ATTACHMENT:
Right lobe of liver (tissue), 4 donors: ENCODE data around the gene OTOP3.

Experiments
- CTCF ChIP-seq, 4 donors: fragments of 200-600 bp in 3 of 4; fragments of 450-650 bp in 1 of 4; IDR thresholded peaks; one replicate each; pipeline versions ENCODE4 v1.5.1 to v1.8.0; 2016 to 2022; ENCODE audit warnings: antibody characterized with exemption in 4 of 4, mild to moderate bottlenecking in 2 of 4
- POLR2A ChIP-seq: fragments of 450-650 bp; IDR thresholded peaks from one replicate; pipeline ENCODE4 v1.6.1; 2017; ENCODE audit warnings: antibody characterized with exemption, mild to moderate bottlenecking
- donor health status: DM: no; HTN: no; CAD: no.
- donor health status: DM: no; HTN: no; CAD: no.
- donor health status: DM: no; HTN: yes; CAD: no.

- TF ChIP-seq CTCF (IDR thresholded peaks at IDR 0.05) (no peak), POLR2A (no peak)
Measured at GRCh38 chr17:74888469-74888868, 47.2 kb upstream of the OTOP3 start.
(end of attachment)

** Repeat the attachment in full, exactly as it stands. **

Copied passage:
Right lobe of liver (tissue), 4 donors: ENCODE data around the gene OTOP3.

Experiments
- CTCF ChIP-seq, 4 donors: fragments of 200-600 bp in 3 of 4; fragments of 450-650 bp in 1 of 4; IDR thresholded peaks; one replicate each; pipeline versions ENCODE4 v1.5.1 to v1.8.0; 2016 to 2022; ENCODE audit warnings: antibody characterized with exemption in 4 of 4, mild to moderate bottlenecking in 2 of 4
- POLR2A ChIP-seq: fragments of 450-650 bp; IDR thresholded peaks from one replicate; pipeline ENCODE4 v1.6.1; 2017; ENCODE audit warnings: antibody characterized with exemption, mild to moderate bottlenecking
- donor health status: DM: no; HTN: no; CAD: no.
- donor health status: DM: no; HTN: no; CAD: no.
- donor health status: DM: no; HTN: yes; CAD: no.

- TF ChIP-seq CTCF (IDR thresholded peaks at IDR 0.05) (no peak), POLR2A (no peak)
Measured at GRCh38 chr17:74888469-74888868, 47.2 kb upstream of the OTOP3 start.